RALEIGH — When Tom Dundon bought the Carolina Hurricanes, it didn’t take him long to make top-to-bottom changes in an organization that was closing in on a decade outside of the playoffs.
Ron Francis, the beloved franchise icon who went from player to assistant coach to executive, was relieved of his duties as general manager.
Other cornerstones of the organization, like Hall of Fame radio broadcaster Chuck Kaiton, TV play-by-play mainstay John Forslund and longtime assistant GM Brian Tatum, have either been shown the door, told their price tag was too high or decided to move on — or a combination of some, or all, of those factors.
The changes haven’t just been in the press box or front office.
Coach Bill Peters opted out of his contract following the 2017-18 season in what felt like an “I quit before you can fire me” exit. With Don Waddell ascending to general manager, the other big decision was who would succeed Peters.
Despite the deep weeding of many of the roots the organization had planted and nourished since moving to North Carolina in 1997, Dundon determined Rod Brind’Amour was the one pillar he couldn’t topple without bringing down the whole house.
And so Brind’Amour took the reins from Peters despite having no head coaching experience and only team-related mediocrity on his resume as an assistant.
Dundon’s revamped front office then started slashing at the roster. But unlike predecessor Peter Karmanos Jr., the owner’s cuts weren’t aimed at getting as close to the salary cap floor as possible. It was methodical and precise, using a combination of analytics, old-school scouting and forward-thinking roster construction that was built around one central figure: Brind’Amour.
Brind’Amour has made it clear in his three years as coach that the tarnish that had built on the team’s legacy as 2006 Stanley Cup champions needed polishing. His focus, as it was during his career, was on hard work, effort and accountability.
Fast forward three years, and it’s clear Brind’Amour & Co. didn’t see a lot of that in the group that was in front of them at the time. Much like the off-ice departures, the players who moved on did so for a variety of reasons.
Justin Faulk, Elias Lindholm and Noah Hanifin took a hard line on contract negotiations, and the team didn’t see as much value in those players as they (or perhaps their agents) did. Jeff Skinner was unceremoniously dumped to Buffalo. Cam Ward and, eventually, Scott Darling were replaced in goal.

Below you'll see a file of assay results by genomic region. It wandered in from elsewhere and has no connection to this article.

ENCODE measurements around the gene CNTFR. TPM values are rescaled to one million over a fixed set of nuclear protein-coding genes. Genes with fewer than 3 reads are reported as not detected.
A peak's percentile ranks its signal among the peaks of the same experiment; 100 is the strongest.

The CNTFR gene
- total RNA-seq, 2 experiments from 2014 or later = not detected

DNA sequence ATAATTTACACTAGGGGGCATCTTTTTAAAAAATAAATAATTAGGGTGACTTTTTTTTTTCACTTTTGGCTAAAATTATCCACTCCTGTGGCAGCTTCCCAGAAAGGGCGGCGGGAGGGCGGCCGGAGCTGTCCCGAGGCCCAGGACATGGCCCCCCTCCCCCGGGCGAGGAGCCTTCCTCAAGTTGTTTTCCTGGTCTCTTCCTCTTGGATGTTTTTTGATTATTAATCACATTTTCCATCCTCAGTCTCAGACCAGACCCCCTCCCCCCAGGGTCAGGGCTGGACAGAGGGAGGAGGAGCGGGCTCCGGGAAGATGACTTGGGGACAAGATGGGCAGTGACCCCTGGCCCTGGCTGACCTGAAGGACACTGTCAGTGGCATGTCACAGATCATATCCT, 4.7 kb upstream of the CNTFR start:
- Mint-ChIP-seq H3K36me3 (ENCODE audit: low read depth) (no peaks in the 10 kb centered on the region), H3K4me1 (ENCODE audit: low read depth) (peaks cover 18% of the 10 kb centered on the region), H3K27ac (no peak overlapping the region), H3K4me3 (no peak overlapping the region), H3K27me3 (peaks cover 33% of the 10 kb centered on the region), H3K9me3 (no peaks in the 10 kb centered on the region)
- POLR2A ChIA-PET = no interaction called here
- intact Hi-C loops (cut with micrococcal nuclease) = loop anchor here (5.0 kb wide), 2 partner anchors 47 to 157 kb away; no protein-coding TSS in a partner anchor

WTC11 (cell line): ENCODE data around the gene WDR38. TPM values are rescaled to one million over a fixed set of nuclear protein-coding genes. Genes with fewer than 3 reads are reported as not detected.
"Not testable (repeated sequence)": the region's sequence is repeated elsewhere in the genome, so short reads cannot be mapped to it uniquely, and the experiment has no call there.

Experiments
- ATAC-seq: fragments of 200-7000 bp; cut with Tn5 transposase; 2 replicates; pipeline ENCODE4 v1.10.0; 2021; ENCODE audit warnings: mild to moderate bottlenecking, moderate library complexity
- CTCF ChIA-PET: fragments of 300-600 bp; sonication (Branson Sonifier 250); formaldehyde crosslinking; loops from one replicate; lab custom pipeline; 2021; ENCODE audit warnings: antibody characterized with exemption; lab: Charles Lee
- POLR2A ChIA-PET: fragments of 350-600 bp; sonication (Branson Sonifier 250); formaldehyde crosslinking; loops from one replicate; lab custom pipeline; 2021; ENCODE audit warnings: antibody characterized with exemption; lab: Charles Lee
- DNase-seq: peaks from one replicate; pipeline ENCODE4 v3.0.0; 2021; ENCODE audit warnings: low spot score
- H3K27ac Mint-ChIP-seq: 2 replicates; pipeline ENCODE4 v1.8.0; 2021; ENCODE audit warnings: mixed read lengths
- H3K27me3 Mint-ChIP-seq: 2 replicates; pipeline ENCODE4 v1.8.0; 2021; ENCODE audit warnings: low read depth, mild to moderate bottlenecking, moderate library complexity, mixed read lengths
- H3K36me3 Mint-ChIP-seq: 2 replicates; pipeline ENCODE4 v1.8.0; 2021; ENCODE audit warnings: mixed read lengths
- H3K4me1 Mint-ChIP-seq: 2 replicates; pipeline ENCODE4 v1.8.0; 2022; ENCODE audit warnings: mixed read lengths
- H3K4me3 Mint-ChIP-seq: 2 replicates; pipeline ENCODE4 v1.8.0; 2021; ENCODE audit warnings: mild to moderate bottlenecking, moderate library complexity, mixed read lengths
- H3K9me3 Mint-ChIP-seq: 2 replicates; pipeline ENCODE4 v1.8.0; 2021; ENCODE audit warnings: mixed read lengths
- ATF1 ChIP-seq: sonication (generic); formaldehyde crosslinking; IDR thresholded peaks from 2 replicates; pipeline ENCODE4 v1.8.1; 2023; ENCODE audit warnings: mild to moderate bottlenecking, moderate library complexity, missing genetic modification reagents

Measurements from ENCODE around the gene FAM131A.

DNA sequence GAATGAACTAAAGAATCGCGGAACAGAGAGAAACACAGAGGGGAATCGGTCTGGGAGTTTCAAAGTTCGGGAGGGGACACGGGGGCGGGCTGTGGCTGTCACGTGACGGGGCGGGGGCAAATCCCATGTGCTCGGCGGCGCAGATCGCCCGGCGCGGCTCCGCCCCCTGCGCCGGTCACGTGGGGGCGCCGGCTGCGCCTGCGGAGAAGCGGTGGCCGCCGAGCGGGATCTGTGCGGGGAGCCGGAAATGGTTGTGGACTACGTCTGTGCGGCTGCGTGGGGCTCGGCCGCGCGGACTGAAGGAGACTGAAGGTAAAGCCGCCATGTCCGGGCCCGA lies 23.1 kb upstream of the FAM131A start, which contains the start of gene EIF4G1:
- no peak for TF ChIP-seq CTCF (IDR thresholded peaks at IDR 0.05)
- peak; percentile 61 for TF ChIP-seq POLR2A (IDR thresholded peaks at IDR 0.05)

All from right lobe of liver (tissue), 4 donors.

They were just a few of the trim-the-fat moves made to a franchise mired in mediocrity.
Which brings us to Monday’s 5-2 win over the Predators in Game 1 of their first-round playoff series. After all of the maneuvering and hard break-ups, the Hurricanes are among the Stanley Cup favorites thanks to Dundon’s commitment to Brind’Amour and the coach’s ethos.
Only six full-time players remain from the team Brind’Amour took over — an Original Six, if you will.
Brett Pesce and Jaccob Slavin, the foundation of Carolina’s admired defense, were centerpieces of the win despite it being the first playoff game in two years and a day for Pesce and Slavin going from game-time decision to typical workhorse.
Teuvo Teravainen and Sebastian Aho are the epitome of the Finnish stereotype — hard-working and skilled players who put team first, a mindset that aligns perfectly with Brind’Amour’s creed.
Brock McGinn — who the coach called the toughest player he has seen since his playing days — played for the first time in more than six weeks and looked a lot like the player who scored the double-overtime winner in Game 7 two years ago in Washington.
And Jordan Staal, often maligned during Carolina’s Dark Ages for his hefty contract, scored two goals and continued the lead-by-example legacy set by both Francis and Brind’Amour when they wore the “C” in Raleigh.
While the Hurricanes have rebuilt from the ground up, those six — along with Brind’Amour — are many of the few who remain from a time not that long ago that didn’t seem so bright. It’s a bond at the center of Carolina’s success and hopes, one the coach recognizes as important.
“It always is when you kind of come through some lean times and are a part of changing,” Brind’Amour said. “It’s special, and that’s what we have here.
“And the new guys, too. They bought into that, and I think they appreciate where we’ve gone. The guys you mentioned are a huge part of that.”
The Hurricanes may have bottomed out three seasons ago, but the changes made and lessons learned have them where they wanted to be all along: with an unlimited ceiling.